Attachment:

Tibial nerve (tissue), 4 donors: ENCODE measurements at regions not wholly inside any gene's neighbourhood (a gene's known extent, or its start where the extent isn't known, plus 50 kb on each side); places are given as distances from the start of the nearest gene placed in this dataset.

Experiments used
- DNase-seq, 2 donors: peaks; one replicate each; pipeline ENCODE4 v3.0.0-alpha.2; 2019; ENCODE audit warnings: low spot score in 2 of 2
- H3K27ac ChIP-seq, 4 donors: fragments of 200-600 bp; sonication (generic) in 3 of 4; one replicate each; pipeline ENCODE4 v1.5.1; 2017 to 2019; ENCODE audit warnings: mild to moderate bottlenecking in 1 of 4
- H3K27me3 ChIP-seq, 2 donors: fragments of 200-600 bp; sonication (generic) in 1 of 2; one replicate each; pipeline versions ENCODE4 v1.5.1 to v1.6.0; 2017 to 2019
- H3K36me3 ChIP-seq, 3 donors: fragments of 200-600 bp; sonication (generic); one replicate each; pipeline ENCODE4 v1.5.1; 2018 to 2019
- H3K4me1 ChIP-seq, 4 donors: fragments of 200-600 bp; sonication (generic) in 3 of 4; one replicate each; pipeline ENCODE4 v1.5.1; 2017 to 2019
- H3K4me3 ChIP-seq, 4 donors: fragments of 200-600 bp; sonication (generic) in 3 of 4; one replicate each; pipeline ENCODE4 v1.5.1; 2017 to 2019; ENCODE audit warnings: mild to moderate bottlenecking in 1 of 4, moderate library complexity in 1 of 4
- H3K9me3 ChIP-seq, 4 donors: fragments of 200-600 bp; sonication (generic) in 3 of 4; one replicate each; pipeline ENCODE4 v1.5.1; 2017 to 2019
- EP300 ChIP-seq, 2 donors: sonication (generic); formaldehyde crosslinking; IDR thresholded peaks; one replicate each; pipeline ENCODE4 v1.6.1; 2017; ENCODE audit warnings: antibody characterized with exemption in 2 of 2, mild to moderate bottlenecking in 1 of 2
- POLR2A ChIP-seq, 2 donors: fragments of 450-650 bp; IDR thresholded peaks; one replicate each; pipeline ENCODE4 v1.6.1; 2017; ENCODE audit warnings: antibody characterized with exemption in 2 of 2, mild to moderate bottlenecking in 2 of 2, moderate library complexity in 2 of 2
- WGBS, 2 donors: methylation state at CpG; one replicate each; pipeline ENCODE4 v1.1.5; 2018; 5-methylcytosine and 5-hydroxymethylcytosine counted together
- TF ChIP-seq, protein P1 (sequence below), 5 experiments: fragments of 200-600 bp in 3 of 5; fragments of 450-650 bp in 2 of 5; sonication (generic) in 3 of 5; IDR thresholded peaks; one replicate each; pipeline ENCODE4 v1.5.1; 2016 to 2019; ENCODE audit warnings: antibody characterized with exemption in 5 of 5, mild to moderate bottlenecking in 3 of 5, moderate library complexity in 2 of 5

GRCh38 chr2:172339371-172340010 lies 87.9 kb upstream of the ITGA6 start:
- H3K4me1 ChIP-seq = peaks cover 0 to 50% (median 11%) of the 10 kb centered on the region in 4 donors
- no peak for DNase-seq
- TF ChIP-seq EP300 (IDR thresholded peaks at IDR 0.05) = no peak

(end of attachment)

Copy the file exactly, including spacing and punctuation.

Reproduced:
Tibial nerve (tissue), 4 donors: ENCODE measurements at regions not wholly inside any gene's neighbourhood (a gene's known extent, or its start where the extent isn't known, plus 50 kb on each side); places are given as distances from the start of the nearest gene placed in this dataset.

Experiments used
- DNase-seq, 2 donors: peaks; one replicate each; pipeline ENCODE4 v3.0.0-alpha.2; 2019; ENCODE audit warnings: low spot score in 2 of 2
- H3K27ac ChIP-seq, 4 donors: fragments of 200-600 bp; sonication (generic) in 3 of 4; one replicate each; pipeline ENCODE4 v1.5.1; 2017 to 2019; ENCODE audit warnings: mild to moderate bottlenecking in 1 of 4
- H3K27me3 ChIP-seq, 2 donors: fragments of 200-600 bp; sonication (generic) in 1 of 2; one replicate each; pipeline versions ENCODE4 v1.5.1 to v1.6.0; 2017 to 2019
- H3K36me3 ChIP-seq, 3 donors: fragments of 200-600 bp; sonication (generic); one replicate each; pipeline ENCODE4 v1.5.1; 2018 to 2019
- H3K4me1 ChIP-seq, 4 donors: fragments of 200-600 bp; sonication (generic) in 3 of 4; one replicate each; pipeline ENCODE4 v1.5.1; 2017 to 2019
- H3K4me3 ChIP-seq, 4 donors: fragments of 200-600 bp; sonication (generic) in 3 of 4; one replicate each; pipeline ENCODE4 v1.5.1; 2017 to 2019; ENCODE audit warnings: mild to moderate bottlenecking in 1 of 4, moderate library complexity in 1 of 4
- H3K9me3 ChIP-seq, 4 donors: fragments of 200-600 bp; sonication (generic) in 3 of 4; one replicate each; pipeline ENCODE4 v1.5.1; 2017 to 2019
- EP300 ChIP-seq, 2 donors: sonication (generic); formaldehyde crosslinking; IDR thresholded peaks; one replicate each; pipeline ENCODE4 v1.6.1; 2017; ENCODE audit warnings: antibody characterized with exemption in 2 of 2, mild to moderate bottlenecking in 1 of 2
- POLR2A ChIP-seq, 2 donors: fragments of 450-650 bp; IDR thresholded peaks; one replicate each; pipeline ENCODE4 v1.6.1; 2017; ENCODE audit warnings: antibody characterized with exemption in 2 of 2, mild to moderate bottlenecking in 2 of 2, moderate library complexity in 2 of 2
- WGBS, 2 donors: methylation state at CpG; one replicate each; pipeline ENCODE4 v1.1.5; 2018; 5-methylcytosine and 5-hydroxymethylcytosine counted together
- TF ChIP-seq, protein P1 (sequence below), 5 experiments: fragments of 200-600 bp in 3 of 5; fragments of 450-650 bp in 2 of 5; sonication (generic) in 3 of 5; IDR thresholded peaks; one replicate each; pipeline ENCODE4 v1.5.1; 2016 to 2019; ENCODE audit warnings: antibody characterized with exemption in 5 of 5, mild to moderate bottlenecking in 3 of 5, moderate library complexity in 2 of 5

GRCh38 chr2:172339371-172340010 lies 87.9 kb upstream of the ITGA6 start:
- H3K4me1 ChIP-seq = peaks cover 0 to 50% (median 11%) of the 10 kb centered on the region in 4 donors
- no peak for DNase-seq
- TF ChIP-seq EP300 (IDR thresholded peaks at IDR 0.05) = no peak